We are told what kind of place the Rainbow Inn is at the end of Chapter Five, when Silas Marner decides to go there to inform others of the robbery that has resulted in the loss of his precious gold. Clearly, as the principal inn of Raveloe, it is the meeting place of a variety of people, as Marner reasons:
The Rainbow, in Marner's view, was a place of luxurious resort for rich and stout husbands, whose wives had superfluous stores of lines; it was the place where he was likely to find the powers and dignities of Raveloe, and where he could most speedily make his loss public.
Thus, The Rainbow Inn serves as a meeting place for the menfolk of Raveloe society. Normally, its clientèle consists of the higher end of society, as we are told that even Squire Cass frequented The Rainbow Inn, to enjoy "the double pleasure of conviviality and condescension." As such, therefore, it is a good place for Silas Marner to go to inform the appropriate powers of Raveloe about the robbery that has left him bereft.
The Rainbow Inn, a village inn and tavern, is the social center for both the more affluent residents of Raveloe as well as for others.
After he discovers that his gold is missing, Silas Marner rushes to this inn in the hope of locating those persons of authority who can assist him in swiftly searching for his lost treasure. In his mind Silas Marner views this local inn as a site where authorities and others of importance can be expeditiously reached.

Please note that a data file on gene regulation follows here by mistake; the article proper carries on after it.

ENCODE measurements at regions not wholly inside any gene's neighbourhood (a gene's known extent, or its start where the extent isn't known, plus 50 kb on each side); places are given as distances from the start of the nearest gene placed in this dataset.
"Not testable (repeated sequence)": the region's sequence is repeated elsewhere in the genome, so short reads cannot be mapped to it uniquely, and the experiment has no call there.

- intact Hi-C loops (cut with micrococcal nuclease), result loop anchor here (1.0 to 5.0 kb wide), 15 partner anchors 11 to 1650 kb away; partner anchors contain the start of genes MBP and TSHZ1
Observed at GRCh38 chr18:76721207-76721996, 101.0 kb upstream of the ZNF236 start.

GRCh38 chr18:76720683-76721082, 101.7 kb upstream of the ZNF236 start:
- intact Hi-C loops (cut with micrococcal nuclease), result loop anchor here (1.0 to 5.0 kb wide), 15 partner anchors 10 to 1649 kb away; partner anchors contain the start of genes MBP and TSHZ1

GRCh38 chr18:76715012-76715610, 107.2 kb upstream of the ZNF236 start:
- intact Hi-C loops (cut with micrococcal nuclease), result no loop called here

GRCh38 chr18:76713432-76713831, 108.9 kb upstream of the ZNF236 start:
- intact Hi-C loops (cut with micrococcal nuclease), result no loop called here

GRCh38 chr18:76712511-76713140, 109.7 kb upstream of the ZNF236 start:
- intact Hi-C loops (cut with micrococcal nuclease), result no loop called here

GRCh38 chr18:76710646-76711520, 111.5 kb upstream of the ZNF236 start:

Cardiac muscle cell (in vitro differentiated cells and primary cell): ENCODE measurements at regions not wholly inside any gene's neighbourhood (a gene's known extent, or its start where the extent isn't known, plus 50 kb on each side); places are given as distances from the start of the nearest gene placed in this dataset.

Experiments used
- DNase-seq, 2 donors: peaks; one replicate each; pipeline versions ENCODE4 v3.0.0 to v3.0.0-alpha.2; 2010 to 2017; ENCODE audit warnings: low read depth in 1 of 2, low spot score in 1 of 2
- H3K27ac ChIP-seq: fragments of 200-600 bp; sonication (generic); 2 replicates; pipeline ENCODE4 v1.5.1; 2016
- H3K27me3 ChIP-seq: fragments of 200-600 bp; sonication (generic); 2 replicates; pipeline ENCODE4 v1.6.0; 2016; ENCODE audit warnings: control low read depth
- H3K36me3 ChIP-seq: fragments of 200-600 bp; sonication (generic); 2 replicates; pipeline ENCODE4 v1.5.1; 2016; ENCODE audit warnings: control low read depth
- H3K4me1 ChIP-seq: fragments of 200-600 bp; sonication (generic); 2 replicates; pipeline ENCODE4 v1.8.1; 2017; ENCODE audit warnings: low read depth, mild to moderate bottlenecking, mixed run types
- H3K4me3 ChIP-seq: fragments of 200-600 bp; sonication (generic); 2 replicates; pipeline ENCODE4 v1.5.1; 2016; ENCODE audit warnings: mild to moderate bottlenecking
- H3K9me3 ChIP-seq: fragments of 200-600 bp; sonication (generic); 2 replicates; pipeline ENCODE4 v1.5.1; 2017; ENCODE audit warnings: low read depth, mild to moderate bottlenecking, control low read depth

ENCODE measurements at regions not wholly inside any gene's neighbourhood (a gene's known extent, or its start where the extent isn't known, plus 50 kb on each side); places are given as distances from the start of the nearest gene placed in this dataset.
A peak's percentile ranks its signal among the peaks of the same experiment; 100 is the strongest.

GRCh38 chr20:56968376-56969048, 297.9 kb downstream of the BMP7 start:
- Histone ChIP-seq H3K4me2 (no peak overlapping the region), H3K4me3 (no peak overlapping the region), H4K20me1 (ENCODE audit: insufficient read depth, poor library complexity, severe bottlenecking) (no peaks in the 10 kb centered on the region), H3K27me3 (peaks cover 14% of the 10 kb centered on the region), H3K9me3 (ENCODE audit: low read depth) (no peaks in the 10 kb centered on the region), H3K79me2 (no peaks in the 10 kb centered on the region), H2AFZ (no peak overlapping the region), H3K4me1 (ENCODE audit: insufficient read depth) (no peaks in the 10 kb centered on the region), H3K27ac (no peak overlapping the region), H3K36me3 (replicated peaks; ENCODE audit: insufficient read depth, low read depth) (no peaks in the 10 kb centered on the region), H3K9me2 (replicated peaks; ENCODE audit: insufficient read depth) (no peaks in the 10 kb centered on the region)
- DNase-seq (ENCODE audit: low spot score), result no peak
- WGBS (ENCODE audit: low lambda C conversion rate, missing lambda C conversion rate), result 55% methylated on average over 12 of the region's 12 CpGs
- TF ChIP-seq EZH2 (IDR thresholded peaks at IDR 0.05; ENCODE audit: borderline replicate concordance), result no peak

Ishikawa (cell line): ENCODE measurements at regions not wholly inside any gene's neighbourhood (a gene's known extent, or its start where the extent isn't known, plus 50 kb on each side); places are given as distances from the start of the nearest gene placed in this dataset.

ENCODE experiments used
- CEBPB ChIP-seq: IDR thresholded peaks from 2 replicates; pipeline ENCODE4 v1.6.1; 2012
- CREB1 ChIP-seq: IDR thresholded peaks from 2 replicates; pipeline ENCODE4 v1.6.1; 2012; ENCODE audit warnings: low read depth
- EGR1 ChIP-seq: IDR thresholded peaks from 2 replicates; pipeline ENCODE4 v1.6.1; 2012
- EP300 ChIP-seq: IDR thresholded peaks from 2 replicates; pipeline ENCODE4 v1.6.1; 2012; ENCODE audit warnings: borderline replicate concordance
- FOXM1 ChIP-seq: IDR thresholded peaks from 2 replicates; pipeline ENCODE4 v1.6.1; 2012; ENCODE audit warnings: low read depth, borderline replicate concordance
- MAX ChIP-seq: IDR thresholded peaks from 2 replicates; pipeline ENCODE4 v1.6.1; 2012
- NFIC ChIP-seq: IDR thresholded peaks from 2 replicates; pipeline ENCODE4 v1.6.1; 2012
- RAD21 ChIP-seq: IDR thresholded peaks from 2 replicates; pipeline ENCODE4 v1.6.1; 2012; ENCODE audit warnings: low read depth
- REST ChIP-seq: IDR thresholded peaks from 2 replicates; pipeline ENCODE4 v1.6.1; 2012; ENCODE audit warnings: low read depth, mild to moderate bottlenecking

...it was the place where he was likely to find the powers and dignities of Raveloe, and where he could most speedily make his loss public.
Unfortunately for Marner, when he reaches the inn, he learns that the parlor located on the left of the inn, which is usually reserved for the upper class of Raveloe, such as Squire Cass, is empty on this night because many of the usual occupants are in attendance at Mrs. Osgood's birthday dance.
The Rainbow Inn provides a contrast in the narrative since prior to Chapter VI, the action has been rather privatized. But, in the tavern, although there is social class division with its two rooms, there is also much socialization that takes place. When the residents gather, they exchange stories. So, when the reclusive Silas Marner stands in the warm light without speaking, everyone has the impression that they see a ghost rather than a real man.
For a few moments there is a deadly silence, Marner's want of breath and agitation not allowing him to speak. The landlord, under the habitual sense that he was bound to keep his house open to all company...at last took on himself the task of adjuring the ghost,
When the landlord asks Marner his business at the inn, Silas gasps out, "Robbed! I've been robbed!" Then the landlord has Marner sit and relate what has happened. So, for the first time, Silas Marner begins to interact with others. Now the name of the inn seems to presage a change for the good in Silas Marner.